Employers still discriminate against disabled people – it has to stop

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The findings of a new survey reveal the shocking extent to which disabled people are still discriminated against by employers, as a leading disability charity warns businesses are missing out on valuable talent due to ‘workplace bias’.

An Opinium survey of 2,000 disabled people on behalf of the disability charity Scope found that people with disabilities apply for 60% more jobs than non-disabled people in their job search, with more than a third (37%) believing employers won’t hire them because of their impairment or medical condition.

The survey also found that only half of applications made by disabled people result in an interview, compared to 69% for non-disabled applicants. Two in five disabled people said they don’t feel confident in being offered a job in the next six month, as Scope says unemployed disabled people have lost faith with the labour market. Of these, 27% believe they are less likely to be hired than a non-disabled candidate, while 38% believe employers see them as a risk not worth taking.

Scope says this has resulted in disabled people applying for jobs they know they are overqualified for. One in three of these say they did so ‘because they felt their disability makes them a less attractive candidate than non-disabled applicants’.

Lauren Pitt, 24, from Gloucester, is registered blind after losing most of her sight in childhood. She told Scope: “When I graduated with a 2.1 degree in theology, I was under the illusion that with a good degree, a strong CV due to all of the volunteering I’d done, and a lot of determination, I would find a job with minimal difficulties. This couldn’t have been further from the truth.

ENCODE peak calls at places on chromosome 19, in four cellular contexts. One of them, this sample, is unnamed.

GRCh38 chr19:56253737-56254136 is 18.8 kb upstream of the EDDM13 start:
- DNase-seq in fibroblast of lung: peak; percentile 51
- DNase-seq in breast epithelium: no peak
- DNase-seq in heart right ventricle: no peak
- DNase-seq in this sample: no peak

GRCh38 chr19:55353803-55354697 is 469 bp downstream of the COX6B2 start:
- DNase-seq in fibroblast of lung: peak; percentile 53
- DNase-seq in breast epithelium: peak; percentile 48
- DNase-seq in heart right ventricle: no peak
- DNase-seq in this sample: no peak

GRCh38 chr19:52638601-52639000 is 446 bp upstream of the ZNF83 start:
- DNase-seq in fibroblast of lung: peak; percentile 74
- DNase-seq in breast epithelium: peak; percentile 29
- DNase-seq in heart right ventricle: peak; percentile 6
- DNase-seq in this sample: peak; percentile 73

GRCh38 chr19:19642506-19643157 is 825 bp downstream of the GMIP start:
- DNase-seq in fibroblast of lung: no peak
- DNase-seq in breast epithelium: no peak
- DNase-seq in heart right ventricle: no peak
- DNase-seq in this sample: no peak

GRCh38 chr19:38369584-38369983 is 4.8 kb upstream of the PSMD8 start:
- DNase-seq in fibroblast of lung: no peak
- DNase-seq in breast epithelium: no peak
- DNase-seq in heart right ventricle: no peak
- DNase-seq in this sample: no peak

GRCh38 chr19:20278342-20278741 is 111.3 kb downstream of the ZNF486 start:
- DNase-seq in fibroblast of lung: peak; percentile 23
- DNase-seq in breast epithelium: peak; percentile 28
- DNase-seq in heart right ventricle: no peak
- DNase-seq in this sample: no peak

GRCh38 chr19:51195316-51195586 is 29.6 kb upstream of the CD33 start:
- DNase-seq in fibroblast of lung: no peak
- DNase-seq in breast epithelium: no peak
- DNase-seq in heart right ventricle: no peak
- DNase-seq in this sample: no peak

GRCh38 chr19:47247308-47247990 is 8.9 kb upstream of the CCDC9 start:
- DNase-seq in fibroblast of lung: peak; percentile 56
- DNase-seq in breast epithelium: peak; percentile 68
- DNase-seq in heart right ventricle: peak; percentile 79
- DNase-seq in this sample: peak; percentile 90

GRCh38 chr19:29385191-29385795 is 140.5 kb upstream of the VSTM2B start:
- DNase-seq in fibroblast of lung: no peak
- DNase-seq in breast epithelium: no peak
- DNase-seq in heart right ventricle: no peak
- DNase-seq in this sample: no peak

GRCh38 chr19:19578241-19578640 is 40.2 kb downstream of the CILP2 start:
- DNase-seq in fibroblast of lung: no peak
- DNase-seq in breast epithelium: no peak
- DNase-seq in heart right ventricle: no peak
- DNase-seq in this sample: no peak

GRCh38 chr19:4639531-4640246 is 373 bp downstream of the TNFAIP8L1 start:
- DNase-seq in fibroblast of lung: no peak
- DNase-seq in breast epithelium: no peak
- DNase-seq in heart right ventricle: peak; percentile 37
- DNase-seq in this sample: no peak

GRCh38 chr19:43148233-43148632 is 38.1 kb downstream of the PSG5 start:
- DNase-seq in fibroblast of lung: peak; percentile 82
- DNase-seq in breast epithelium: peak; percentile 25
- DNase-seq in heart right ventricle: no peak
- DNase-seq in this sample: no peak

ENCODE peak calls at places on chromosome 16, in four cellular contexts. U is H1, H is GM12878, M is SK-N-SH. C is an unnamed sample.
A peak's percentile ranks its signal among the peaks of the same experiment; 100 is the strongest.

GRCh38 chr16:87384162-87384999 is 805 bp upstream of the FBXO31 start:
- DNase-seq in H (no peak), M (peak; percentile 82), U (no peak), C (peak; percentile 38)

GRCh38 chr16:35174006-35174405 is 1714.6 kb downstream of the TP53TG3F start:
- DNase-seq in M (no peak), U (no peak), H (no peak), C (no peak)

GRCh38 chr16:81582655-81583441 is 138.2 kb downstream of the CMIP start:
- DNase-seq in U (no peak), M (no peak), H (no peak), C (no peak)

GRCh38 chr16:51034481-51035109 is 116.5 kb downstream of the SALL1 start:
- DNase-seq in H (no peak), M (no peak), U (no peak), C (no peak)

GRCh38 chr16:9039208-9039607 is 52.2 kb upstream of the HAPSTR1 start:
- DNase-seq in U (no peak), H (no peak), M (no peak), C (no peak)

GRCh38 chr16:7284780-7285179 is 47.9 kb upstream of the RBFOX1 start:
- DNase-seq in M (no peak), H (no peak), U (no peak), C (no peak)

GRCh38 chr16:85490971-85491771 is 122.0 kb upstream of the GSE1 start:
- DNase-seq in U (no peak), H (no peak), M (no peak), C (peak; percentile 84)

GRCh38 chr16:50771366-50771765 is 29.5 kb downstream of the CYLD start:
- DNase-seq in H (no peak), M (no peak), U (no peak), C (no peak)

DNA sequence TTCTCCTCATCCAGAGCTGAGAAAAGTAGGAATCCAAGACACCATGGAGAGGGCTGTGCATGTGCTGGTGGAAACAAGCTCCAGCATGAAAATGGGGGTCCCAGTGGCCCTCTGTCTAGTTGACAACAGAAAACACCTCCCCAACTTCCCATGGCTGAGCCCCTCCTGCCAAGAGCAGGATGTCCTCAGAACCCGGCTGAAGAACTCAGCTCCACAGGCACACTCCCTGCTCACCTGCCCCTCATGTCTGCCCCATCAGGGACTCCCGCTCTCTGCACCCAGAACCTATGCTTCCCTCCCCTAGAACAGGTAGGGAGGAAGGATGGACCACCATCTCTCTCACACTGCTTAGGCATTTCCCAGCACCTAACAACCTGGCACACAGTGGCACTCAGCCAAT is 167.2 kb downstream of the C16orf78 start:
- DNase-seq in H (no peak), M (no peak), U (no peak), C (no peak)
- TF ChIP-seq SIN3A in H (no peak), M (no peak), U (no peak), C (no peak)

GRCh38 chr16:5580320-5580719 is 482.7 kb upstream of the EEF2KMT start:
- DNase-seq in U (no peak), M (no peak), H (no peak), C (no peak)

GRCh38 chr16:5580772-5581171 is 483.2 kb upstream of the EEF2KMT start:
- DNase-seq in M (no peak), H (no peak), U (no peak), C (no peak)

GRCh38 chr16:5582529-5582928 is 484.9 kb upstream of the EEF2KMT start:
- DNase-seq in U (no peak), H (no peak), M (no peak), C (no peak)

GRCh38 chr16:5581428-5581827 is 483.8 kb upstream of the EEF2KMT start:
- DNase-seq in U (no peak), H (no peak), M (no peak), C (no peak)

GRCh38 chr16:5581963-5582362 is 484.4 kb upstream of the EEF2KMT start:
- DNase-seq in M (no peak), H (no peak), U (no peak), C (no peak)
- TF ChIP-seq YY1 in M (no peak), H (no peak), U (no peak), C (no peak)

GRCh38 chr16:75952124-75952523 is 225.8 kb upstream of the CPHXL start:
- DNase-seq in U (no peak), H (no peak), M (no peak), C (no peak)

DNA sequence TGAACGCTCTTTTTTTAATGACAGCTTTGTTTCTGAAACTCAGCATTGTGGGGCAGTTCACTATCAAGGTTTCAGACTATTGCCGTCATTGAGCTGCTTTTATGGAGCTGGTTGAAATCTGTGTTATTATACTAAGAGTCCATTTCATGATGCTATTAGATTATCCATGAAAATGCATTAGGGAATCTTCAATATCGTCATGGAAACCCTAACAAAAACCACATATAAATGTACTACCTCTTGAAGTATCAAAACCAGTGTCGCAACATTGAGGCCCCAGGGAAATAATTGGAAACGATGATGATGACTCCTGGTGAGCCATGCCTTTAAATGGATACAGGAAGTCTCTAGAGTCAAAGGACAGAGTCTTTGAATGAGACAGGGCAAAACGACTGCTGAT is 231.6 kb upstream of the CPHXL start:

“I applied for over 250 jobs in a variety of roles but I had no response from about half of them.

“I think a lot of recruiters underestimated what I could do because of my impairment. In interviews, I spent most of my time explaining that I could do the job just as well as anyone else.

“Eventually I received an extremely positive email from an employer, inviting me for an interview and asking how they could make it best for me and if my guide dog would need any water.

“After the interview I was offered the job as an administrator for a social enterprise. It just shows how employers’ misguided attitudes can be a real barrier preventing disabled people finding work.”

Mark Atkinson, Chief Executive at disability charity Scope, said: “We have a huge amount of work to do to tackle the disability employment gap. At the current pace of change, the Government is set to fail on its pledge to get a million more-disabled people into work.

“Disabled people with all the skills to do the job are being repeatedly passed over for roles, while others are being forced to apply for jobs which they know they are overqualified for.

“Employers are missing out on the talent they badly need because they don’t have the right support in place or because of outdated attitudes towards disability.

“At Scope we want disabled people, colleagues, line managers, employers and others to get behind the Work With Me campaign and work with us to ensure disabled people have an equal opportunity to work.”

Scope has now launched a new campaign, supported from Virgin Media, with the aim of helping one million disabled people with employment information and support by the end of 2020.

Tom Mockridge, Virgin Media CEO, said: “Working with Scope has been eye-opening and we’ve had to face some hard truths to better understand and address the challenges disabled people face.

“It’s inspired us to launch the ‘Work With Me’ campaign with Scope. Together, we’re asking industry, Government and the public to join us and support more disabled people get into and stay in work.”

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